Never mind that fracking goes on thousands of feet below groundwater sources, and that Obama’s moratorium on offshore drilling did more damage to the Gulf economy than the BP spill ever did — or that the Yellowstone accident has affected an area of less than 10 miles on the edge of a national park of 3,500 square miles.
The promise of prosperity and jobs was enough to get even a blue state like New York to ignore the green lobby’s fearmongering. But Obama may yet derail the boom.
The president has had the oil industry’s two most important tax incentives — the percentage-depletion allowance and the deduction for intangible-drilling costs — in his cross hairs for a long time.
Both help oil and drilling companies recoup the heavy capital investment they need to look for oil, even when they turn up nothing. The White House argues that we must end both “tax breaks for Big Oil” to close the budget deficit.
This is nonsense. Manhattan Institute oil guru Robert Bryce notes that the entire value of the industry’s tax advantage comes to $4.4 billion a year. The notion that scrapping tax abatements that have been around since the 1920s will put a dent in a deficit of $1.4 trillion is laughable — and dangerous.
Besides, those few billions in savings would be washed away in rising oil prices if the impending rebirth of the US oil industry is aborted.
So there’s more at stake in the debt-ceiling impasse than just how we pay for our government. It’s also about whether America will dictate its own energy and economic future — or whether it’s left in the hands of sheiks, dictators and the EPA.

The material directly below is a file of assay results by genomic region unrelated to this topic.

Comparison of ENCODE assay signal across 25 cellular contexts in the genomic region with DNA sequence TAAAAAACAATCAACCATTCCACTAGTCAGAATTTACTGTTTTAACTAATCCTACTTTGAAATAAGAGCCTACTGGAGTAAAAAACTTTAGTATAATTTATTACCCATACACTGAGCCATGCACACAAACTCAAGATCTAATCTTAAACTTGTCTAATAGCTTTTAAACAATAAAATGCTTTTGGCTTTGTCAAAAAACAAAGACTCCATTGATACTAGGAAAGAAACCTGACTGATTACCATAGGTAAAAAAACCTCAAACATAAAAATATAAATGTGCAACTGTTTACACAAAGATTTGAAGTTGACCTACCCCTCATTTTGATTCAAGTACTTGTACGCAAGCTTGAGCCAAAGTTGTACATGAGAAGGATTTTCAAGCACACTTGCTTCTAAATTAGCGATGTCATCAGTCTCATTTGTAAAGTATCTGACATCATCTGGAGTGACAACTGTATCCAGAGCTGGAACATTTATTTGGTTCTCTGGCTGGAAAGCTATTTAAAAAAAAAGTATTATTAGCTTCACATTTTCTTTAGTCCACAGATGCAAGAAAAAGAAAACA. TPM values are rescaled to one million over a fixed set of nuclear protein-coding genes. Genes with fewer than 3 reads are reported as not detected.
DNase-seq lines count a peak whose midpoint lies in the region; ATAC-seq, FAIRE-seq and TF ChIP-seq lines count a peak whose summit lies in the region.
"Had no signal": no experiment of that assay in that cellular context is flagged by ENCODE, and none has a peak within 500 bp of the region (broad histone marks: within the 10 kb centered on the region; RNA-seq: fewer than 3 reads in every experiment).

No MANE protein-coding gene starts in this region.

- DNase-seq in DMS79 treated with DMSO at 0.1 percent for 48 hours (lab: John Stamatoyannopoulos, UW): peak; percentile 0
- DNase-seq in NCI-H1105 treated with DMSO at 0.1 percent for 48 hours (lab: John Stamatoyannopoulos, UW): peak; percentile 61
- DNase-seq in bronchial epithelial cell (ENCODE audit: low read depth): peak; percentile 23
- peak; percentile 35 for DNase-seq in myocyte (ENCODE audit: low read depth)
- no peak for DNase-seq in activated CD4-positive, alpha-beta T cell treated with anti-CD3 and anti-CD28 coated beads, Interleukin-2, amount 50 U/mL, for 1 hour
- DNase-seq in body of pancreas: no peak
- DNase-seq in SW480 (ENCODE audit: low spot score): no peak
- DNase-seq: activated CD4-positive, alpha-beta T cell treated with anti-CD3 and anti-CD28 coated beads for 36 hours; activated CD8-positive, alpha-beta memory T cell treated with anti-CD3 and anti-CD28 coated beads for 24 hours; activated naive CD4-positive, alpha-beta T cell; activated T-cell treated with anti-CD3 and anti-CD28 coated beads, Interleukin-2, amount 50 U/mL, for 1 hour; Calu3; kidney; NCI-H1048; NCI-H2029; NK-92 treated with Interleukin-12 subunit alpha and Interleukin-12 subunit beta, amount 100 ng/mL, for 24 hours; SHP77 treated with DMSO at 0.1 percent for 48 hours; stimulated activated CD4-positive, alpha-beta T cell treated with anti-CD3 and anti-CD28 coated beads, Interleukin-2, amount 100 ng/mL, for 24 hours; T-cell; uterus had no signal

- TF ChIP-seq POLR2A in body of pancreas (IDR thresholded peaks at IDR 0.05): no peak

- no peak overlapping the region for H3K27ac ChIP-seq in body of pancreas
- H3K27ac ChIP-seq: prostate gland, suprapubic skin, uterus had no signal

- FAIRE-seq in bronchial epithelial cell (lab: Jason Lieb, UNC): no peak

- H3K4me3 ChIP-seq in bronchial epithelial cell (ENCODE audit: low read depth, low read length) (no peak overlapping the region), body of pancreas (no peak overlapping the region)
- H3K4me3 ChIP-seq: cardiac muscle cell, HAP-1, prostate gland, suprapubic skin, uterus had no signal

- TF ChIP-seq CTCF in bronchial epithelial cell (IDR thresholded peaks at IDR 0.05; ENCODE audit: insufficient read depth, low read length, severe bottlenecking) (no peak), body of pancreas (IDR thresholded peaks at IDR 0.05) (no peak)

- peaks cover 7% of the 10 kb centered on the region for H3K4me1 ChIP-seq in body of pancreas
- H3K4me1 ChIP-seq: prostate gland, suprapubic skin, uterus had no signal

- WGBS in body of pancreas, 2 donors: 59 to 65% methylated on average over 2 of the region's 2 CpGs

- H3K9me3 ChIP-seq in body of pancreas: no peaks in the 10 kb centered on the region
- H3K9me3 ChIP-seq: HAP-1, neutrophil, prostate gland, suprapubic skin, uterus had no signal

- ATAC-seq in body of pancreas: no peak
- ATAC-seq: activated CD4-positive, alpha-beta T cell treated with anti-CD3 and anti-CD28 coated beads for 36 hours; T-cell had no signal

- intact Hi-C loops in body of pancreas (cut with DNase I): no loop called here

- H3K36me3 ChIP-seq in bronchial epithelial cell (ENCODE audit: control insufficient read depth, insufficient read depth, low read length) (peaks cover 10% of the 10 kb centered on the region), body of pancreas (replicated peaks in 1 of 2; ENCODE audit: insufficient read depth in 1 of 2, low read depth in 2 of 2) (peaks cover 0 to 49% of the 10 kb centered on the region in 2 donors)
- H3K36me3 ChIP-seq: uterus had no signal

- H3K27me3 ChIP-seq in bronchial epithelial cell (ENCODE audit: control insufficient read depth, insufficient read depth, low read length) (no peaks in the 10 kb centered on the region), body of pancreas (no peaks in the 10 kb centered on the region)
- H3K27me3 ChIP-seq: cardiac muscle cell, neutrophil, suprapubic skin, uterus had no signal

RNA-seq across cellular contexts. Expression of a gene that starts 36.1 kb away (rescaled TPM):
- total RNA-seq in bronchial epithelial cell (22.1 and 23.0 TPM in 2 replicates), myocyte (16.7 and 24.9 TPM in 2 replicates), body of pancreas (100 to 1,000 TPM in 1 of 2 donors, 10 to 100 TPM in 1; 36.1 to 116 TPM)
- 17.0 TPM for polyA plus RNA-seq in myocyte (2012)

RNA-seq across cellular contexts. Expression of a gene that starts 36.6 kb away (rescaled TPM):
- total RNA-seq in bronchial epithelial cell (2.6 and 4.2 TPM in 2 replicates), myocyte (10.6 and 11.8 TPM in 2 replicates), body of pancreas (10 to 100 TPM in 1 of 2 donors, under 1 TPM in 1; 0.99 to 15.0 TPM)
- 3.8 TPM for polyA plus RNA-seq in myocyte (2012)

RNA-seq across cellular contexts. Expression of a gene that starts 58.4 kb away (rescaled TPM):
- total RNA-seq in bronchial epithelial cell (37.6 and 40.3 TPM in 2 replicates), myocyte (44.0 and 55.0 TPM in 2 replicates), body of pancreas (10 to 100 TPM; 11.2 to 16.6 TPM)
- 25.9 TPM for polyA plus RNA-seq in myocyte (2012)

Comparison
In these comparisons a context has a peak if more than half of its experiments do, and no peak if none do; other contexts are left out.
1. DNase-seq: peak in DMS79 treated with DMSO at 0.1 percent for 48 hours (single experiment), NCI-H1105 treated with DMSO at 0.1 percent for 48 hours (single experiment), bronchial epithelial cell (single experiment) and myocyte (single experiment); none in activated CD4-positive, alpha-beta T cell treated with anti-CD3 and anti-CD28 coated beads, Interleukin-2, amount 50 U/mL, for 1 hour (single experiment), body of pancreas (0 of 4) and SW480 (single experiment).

Arthur Herman is a visiting scholar at the American Enterprise via ibloga.blogspot.com


30 Million Barrels of Oil from Reserves; Why now Obama?

June 23, 2011
bet that stimulus money is cranking too now. all for an election…

Why did Obama decide to release 30 million barrels of oil from the US Strategic Petroleum Reserves? What is his true motive? Is this an attempt to spike his approval ratings, political posturing? Obama realizes people will be consuming more gas, driving as the summer months progress. Hasn’t retail gas prices been on the slow decline the past 3 week period? Increasing drilling permits in the US will not decrease oil prices but releasing a 2-3 day consumption will. I wonder if Peggy has the money to put gas in her car or pay her mortgage now? via themadjewess.wordpress.com


This Time The Threat May Be For Real

June 12, 2011
Robert Gates
Gates threatens Europe.  Says pay for your own shit or stop bitch’n.  Free loaders that do nothing but complain can protect themselves from Qaddaffi who they enabled anyway.